A franchise is an agreement or contract between two or more persons by which the franchisor, for a fee, gives the franchisee the right to engage in the business of offering or distributing goods or services using the franchisor’s trade name, trademark, service mark, logotype, advertising, or other commercial symbol. Both the franchisor and the franchisee must have a community of interest in the marketing of the goods or services.

Franchising is a method of distributing and marketing goods or services. It is not a separate form of business organization. The franchisor’s business and the franchisee’s business each will take one of the forms of organization previously discussed.

Franchises are regulated in Minnesota by the Department of Commerce, and anyone contemplating the sale of a franchise should check with that office for registration and filing requirements and exemptions that may apply. Regulatory requirements applicable to franchises will be discussed in a future post.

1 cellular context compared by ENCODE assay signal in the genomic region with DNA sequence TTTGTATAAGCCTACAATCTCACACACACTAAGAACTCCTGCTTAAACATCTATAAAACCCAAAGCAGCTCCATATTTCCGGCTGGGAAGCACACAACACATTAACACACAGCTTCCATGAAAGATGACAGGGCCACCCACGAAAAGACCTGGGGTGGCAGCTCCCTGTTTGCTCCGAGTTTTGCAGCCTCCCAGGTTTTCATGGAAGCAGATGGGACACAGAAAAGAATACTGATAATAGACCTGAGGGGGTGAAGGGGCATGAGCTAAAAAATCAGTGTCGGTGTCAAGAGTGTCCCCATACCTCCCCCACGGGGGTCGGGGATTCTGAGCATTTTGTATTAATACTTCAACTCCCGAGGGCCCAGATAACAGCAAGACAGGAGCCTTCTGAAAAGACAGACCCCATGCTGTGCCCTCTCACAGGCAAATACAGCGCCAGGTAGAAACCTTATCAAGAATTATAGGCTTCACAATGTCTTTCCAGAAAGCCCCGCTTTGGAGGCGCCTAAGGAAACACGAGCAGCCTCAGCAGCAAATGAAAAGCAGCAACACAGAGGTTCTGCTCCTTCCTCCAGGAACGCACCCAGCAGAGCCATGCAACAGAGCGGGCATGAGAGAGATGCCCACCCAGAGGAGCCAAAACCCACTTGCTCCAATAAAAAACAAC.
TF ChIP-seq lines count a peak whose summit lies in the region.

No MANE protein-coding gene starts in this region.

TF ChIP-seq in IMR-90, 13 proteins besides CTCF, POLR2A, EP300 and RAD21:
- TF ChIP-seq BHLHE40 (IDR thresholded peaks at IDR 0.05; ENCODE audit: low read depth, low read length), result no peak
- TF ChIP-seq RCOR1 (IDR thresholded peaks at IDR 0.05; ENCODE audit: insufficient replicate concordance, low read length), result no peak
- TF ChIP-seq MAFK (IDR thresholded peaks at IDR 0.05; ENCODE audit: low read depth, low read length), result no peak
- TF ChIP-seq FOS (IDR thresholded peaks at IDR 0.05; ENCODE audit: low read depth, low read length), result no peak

The next several posts will cover:

If you are considering buying or starting a franchise in Minnesota, consider reviewing these tips on buying a franchise in Minnesota.

Attorney Aaron Hall has represented a number of franchisees in franchise agreement disputes with franchisors. Examples include Martinizing Dry Cleaning, Anytime Fitness, Snap Fitness, and Planet Fitness. If you have legal questions involving your franchise agreement, you are welcome to contact our firm.

CREDITS: Parts of this are excerpts from A Guide to Starting a Business in Minnesota, provided by the Minnesota Department of Employment and Economic Development, Small Business Assistance Office, Twenty-eighth Edition, January 2010, written by Charles A. Schaffer, Madeline Harris, and Mark Simmer. Copies are available without charge from the Minnesota Department of Employment and Economic Development, Small Business Assistance Office.